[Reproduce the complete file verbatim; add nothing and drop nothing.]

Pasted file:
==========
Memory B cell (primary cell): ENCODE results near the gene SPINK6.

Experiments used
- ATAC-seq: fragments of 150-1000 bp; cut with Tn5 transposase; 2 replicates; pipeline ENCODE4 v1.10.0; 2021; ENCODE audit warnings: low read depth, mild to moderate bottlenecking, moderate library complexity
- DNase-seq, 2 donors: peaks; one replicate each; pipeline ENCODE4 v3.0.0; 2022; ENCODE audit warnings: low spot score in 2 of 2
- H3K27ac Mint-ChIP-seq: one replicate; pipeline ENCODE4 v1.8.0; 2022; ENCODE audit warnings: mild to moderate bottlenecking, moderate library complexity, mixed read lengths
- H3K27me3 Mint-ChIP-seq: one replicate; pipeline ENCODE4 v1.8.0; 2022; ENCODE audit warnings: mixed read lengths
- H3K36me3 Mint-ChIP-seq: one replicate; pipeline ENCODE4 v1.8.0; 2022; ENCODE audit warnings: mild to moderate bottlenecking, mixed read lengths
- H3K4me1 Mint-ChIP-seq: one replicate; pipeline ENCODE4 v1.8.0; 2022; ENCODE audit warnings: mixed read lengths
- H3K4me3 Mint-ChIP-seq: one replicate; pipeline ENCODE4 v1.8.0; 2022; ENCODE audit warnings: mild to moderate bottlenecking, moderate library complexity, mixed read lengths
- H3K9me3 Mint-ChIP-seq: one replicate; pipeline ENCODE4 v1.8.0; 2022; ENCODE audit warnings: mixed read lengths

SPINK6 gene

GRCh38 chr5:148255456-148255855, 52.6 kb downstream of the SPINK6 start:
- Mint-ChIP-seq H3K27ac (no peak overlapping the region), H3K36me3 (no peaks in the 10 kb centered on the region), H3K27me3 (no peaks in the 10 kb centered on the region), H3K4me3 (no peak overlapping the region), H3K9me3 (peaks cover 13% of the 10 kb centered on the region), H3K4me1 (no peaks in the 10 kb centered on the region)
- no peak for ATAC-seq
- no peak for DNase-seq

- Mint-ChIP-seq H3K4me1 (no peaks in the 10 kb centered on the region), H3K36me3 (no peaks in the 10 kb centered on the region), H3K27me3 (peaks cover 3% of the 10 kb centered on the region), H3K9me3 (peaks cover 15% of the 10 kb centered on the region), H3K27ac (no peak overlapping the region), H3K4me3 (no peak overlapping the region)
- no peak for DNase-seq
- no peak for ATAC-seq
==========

Memory B cell (primary cell): ENCODE results near the gene SPINK6.

Experiments used
- ATAC-seq: fragments of 150-1000 bp; cut with Tn5 transposase; 2 replicates; pipeline ENCODE4 v1.10.0; 2021; ENCODE audit warnings: low read depth, mild to moderate bottlenecking, moderate library complexity
- DNase-seq, 2 donors: peaks; one replicate each; pipeline ENCODE4 v3.0.0; 2022; ENCODE audit warnings: low spot score in 2 of 2
- H3K27ac Mint-ChIP-seq: one replicate; pipeline ENCODE4 v1.8.0; 2022; ENCODE audit warnings: mild to moderate bottlenecking, moderate library complexity, mixed read lengths
- H3K27me3 Mint-ChIP-seq: one replicate; pipeline ENCODE4 v1.8.0; 2022; ENCODE audit warnings: mixed read lengths
- H3K36me3 Mint-ChIP-seq: one replicate; pipeline ENCODE4 v1.8.0; 2022; ENCODE audit warnings: mild to moderate bottlenecking, mixed read lengths
- H3K4me1 Mint-ChIP-seq: one replicate; pipeline ENCODE4 v1.8.0; 2022; ENCODE audit warnings: mixed read lengths
- H3K4me3 Mint-ChIP-seq: one replicate; pipeline ENCODE4 v1.8.0; 2022; ENCODE audit warnings: mild to moderate bottlenecking, moderate library complexity, mixed read lengths
- H3K9me3 Mint-ChIP-seq: one replicate; pipeline ENCODE4 v1.8.0; 2022; ENCODE audit warnings: mixed read lengths

SPINK6 gene

GRCh38 chr5:148255456-148255855, 52.6 kb downstream of the SPINK6 start:
- Mint-ChIP-seq H3K27ac (no peak overlapping the region), H3K36me3 (no peaks in the 10 kb centered on the region), H3K27me3 (no peaks in the 10 kb centered on the region), H3K4me3 (no peak overlapping the region), H3K9me3 (peaks cover 13% of the 10 kb centered on the region), H3K4me1 (no peaks in the 10 kb centered on the region)
- no peak for ATAC-seq
- no peak for DNase-seq

- Mint-ChIP-seq H3K4me1 (no peaks in the 10 kb centered on the region), H3K36me3 (no peaks in the 10 kb centered on the region), H3K27me3 (peaks cover 3% of the 10 kb centered on the region), H3K9me3 (peaks cover 15% of the 10 kb centered on the region), H3K27ac (no peak overlapping the region), H3K4me3 (no peak overlapping the region)
- no peak for DNase-seq
- no peak for ATAC-seq